February 2006 found Padmasree Warrior in the Oval Office, smiling for the camera as she received the 2004 National Medal of Technology on behalf of Motorola from President Bush. As executive vice president and CTO, she was a good choice. After all, a group of engineers that had reported to her had contributed to the design of the Razr, one of the most successful mobile phones ever created.
These days the climate is tougher for Motorola. Warrior says the challenge for the entire mobile device industry is to serve an extremely broad spectrum of users. “How do you balance the resource allocation and the innovation to create these solutions, both for a market which demands a device to be less than $40 and for a market that demands a device that is $700 or $800 and has all kinds of capabilities?”
For Warrior, the answer is twofold. “We’re trying to…shift away from the focus on devices as physical objects to thinking more about experiences,” she says. That means designing devices, software, and services to embody whatever concerns the user most: music, messaging, mobile video, a stylish look, and so on.
More fundamental, however, is the intrapreneurial culture Warrior established shortly after she became CTO of Motorola four years ago. “We had great ideas coming from our researchers, but they could never flourish or develop as a product or as a market, because if they were outside the bounds of what the core business was nobody wanted to hear about them.”
Warrior’s answer was a process called Early-Stage Acceleration. “We set aside a fund which is separate from our budget for doing normal development and research. And we have a Web-based system, where anybody anywhere working in Motorola…can input their idea.”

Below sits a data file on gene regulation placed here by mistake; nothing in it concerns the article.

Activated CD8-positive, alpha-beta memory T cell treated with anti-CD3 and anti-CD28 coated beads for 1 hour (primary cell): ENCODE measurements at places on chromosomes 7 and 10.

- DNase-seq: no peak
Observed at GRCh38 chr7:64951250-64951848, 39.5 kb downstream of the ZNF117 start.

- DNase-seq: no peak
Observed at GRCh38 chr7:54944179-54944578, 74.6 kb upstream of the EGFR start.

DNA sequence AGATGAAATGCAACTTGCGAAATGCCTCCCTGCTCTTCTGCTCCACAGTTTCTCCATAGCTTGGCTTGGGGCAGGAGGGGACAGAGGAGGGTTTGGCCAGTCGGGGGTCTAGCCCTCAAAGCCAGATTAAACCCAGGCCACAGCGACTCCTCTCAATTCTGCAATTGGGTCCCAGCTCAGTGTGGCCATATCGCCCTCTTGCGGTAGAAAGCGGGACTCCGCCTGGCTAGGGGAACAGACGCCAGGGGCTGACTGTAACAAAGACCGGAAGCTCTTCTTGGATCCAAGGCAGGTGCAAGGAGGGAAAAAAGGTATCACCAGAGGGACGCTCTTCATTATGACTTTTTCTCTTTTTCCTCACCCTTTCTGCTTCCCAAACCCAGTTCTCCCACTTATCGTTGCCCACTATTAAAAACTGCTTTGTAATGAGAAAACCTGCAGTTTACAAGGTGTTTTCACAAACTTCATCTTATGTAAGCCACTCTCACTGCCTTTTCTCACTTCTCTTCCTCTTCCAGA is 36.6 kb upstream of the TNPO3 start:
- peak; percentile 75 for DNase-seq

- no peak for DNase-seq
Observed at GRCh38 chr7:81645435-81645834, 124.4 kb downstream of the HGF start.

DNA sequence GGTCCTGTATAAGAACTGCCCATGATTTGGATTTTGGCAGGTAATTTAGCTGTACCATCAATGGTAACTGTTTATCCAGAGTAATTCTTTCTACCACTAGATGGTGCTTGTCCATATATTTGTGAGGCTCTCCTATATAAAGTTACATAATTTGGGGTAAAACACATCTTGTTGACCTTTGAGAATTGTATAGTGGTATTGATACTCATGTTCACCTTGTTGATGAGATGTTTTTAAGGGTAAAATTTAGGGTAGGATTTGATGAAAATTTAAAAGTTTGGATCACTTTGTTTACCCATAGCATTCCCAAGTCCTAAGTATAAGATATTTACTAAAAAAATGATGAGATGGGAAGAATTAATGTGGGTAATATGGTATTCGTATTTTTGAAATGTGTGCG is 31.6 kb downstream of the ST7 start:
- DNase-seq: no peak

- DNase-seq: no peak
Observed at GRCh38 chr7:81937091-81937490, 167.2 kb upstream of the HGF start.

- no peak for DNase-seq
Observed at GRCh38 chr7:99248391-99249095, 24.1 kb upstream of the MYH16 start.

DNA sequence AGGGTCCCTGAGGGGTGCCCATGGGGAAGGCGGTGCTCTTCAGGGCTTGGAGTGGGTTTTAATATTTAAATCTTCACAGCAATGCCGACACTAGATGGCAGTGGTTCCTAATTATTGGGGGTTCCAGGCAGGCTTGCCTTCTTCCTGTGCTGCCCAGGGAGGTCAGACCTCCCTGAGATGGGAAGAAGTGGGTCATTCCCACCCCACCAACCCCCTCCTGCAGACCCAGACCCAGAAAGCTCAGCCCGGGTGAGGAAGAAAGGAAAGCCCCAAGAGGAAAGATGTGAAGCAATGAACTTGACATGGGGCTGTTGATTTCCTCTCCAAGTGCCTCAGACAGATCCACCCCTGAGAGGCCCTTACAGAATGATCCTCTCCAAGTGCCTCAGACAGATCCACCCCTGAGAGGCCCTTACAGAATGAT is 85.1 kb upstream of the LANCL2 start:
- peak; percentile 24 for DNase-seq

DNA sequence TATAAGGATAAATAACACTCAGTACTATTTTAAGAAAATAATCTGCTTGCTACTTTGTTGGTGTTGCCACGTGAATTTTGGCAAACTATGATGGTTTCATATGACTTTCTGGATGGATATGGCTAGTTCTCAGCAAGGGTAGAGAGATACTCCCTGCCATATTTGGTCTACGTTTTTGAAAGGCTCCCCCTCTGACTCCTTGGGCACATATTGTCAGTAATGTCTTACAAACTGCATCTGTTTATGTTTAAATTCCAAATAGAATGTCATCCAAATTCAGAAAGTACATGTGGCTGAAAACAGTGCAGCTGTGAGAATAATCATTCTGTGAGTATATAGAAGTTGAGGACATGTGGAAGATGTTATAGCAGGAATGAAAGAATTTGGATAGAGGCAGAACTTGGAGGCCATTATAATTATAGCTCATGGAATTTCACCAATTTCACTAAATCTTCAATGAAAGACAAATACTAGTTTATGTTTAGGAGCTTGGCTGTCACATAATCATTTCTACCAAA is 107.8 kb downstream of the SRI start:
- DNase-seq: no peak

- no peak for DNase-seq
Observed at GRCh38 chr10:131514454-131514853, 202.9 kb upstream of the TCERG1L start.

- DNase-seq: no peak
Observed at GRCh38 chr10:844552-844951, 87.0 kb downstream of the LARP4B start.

These ideas are vetted by internal and external panels of experts. If they pass muster, a small group of Motorola MBAs writes up an informal business plan. And then Motorola funds the project. “It’s almost like having a VC function for inside the company,” she says. “It’s been very successful for us. We’ve been able to cut the time from research lab idea to product by [a factor of] almost 2.5, and nine times as many ideas now get into products as they did before.”
The intrapreneurial approach was not exactly smooth sailing at the start. “When I first went to my peers with the idea, they looked at me and rolled their eyes, because they thought it was just another idea to get backdoor R&D funding. Then I convinced them [to] try a couple of meetings. They loved it. They loved the energy of people coming with ideas. And now I can’t keep them away.”
As one of the few female CTOs at a high-tech company, Warrior is accustomed to swimming upstream. She is also a vocal advocate for women and minorities in math, science, and engineering. When asked if she has advice for women in high tech, she offers lessons from her own experience: One is to become a domain expert in a certain area and getting recognition as such. Another is to actively combat the lack of self-confidence many professional women tend to suffer. And finally, she says, make sure to pick good people for your team, because that’s what leadership is really about.
“It’s not so much you as a person and what you can do,” she adds. “It’s really how you create an environment where people feel that they can perform to their full potential.” Warrior has clearly taken her own advice to heart as she and her company conjure new arrays of solutions for next-generation mobility.